A few weeks ago, recruitment company boss Mark Gaisford posted a video on LinkedIn titled “I have no friends”. The upload went viral, engaging men across the globe and collecting more than 1.1 million views. Why? Because although he was alone, Mark is not alone.
Last September, a poll conducted by YouGov found that 18% of men do not have any close friends and 32% do not have someone they count as a best friend. And last June, the Movember charity released a research paper, which revealed that 20% of dads lose close friends in the 12 months after they become a father.
On top of this statistical evidence, there is my personal experience of friendships slipping away in your 30s (I can list a handful of previously good mates who I’ve not spoken to for two or three years). And then there’s Max Liu, who wrote a brilliant piece in The Guardian about how at the age of 35 he was getting married, but had one problem: he didn’t have a best man.
“Your experience isn’t unique,” Professor Damien Ridge, a masculinity and men’s wellbeing expert at the University of Westminster, told Liu. “Friendships often drift in mid-life, because it’s hard to stay in contact and your interests change.”
The keys to maintaining male friendships
The good news is Professor Ridge says maintaining friendships in mid-life is hard rather than impossible. And the even better news is I’ve gathered some expert advice re: how to preserve male friendships.
1. Put chats in the diary
You schedule work commitments. You schedule family arrangements. So why don’t you schedule talks with your friends? “My husband Richard has a regular group call with his friends,” Dr Jacqueline Olds, a psychiatrist and co-author of the book The Lonely American: Drifting Apart in the Twenty-First Century told The New York Times. “We programme it into our schedule or it would disappear.”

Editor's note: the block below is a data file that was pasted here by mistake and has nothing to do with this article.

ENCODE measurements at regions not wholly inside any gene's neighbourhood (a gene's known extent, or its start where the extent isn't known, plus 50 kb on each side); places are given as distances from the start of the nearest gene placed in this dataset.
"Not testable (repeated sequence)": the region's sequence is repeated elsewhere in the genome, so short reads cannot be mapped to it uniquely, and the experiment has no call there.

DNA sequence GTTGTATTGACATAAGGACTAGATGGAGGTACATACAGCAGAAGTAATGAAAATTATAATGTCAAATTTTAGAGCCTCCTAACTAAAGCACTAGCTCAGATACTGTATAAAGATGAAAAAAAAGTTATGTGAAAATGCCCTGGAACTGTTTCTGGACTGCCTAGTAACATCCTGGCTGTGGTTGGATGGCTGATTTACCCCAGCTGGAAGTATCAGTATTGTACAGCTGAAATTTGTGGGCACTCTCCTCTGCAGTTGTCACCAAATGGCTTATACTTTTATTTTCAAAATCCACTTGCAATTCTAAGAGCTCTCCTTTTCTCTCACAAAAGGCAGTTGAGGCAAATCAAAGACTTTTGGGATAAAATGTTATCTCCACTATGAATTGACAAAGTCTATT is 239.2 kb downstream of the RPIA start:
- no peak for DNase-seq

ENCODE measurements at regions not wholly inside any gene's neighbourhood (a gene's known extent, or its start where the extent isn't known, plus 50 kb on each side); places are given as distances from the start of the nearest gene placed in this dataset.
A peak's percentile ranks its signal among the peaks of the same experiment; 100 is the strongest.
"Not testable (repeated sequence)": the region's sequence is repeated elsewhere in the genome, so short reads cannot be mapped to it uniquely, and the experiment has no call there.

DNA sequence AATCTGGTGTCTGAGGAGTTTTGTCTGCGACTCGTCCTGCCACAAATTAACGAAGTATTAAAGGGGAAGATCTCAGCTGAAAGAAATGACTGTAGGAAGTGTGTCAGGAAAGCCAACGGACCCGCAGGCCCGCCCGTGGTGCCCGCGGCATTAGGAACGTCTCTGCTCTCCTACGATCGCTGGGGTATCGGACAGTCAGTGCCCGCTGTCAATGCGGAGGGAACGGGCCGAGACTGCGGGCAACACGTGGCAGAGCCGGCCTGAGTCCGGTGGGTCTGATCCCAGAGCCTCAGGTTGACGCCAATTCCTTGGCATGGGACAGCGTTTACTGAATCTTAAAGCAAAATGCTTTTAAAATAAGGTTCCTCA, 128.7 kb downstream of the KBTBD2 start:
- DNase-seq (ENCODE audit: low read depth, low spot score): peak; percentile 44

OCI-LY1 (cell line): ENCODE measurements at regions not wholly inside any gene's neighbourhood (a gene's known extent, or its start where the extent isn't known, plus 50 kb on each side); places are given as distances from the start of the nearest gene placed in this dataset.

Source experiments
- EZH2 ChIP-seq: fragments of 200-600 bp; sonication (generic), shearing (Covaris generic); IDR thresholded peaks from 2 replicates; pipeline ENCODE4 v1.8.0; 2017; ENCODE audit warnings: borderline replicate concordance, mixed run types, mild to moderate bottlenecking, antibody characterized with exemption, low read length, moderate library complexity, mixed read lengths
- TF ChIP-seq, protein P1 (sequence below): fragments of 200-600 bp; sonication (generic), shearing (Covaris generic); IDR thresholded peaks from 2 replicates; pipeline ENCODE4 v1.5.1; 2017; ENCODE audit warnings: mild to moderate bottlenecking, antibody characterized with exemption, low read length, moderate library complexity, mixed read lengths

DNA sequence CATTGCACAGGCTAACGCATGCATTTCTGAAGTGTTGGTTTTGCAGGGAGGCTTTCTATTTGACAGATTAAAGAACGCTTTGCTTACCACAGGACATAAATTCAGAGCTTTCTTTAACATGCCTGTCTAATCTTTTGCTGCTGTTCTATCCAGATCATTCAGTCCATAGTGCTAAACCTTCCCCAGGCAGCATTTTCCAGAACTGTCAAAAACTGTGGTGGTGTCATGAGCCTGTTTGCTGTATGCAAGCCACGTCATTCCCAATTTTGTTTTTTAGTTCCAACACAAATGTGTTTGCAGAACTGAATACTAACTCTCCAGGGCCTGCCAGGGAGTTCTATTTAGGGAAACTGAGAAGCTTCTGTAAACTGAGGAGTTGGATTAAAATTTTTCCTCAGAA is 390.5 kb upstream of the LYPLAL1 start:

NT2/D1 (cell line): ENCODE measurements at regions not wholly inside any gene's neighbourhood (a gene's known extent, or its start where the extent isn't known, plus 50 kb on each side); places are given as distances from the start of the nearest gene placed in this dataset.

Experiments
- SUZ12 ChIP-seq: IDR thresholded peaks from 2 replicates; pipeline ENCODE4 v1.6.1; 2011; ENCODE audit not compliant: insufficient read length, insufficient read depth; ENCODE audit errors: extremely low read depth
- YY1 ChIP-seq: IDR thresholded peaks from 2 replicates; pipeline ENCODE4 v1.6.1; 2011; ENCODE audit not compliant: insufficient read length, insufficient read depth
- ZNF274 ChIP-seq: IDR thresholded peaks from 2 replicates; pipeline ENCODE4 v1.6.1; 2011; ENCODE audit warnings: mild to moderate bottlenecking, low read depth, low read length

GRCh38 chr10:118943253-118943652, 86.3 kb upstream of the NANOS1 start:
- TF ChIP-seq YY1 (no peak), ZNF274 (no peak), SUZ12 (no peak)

2. Be honest
Man’s biggest flaw? Aside from not being able to multitask, it’s swerving being emotionally honest in favour of saying we’re “fine”. “Male culture places an outdated emphasis on stoicism and silence,” revealed renowned psychotherapist and author of Breaking the Male Code: Unlocking the power of friendship Robert Garfield on Book Talk. “We are taught not to show vulnerability or open up around the areas we would call emotional intimacy. But when men actually do this they tend to find their friends are struggling with the same or similar things and there is an incredible relief on both sides. You discover that you are in the boat together and from them on provide a huge amount of support for each other.”
3. Swallow your pride
Full disclosure: this is a big fault of mine. I often dig my feet in and refuse to text someone I used to be close to because “they haven’t texted me”. And do you know where this gets our friendship? Absolutely nowhere.
“Male pride is very powerful,” General Practitioner Dr Ian Williams told The Guardian. And not in a good way. Our “pride” means that once we’ve let friendships fall by the wayside, we are unlikely to attempt to revive them. Conclusion? Don’t fall into this trap. Get over your ego and contact your friend.
4. Choose regularity over special occasions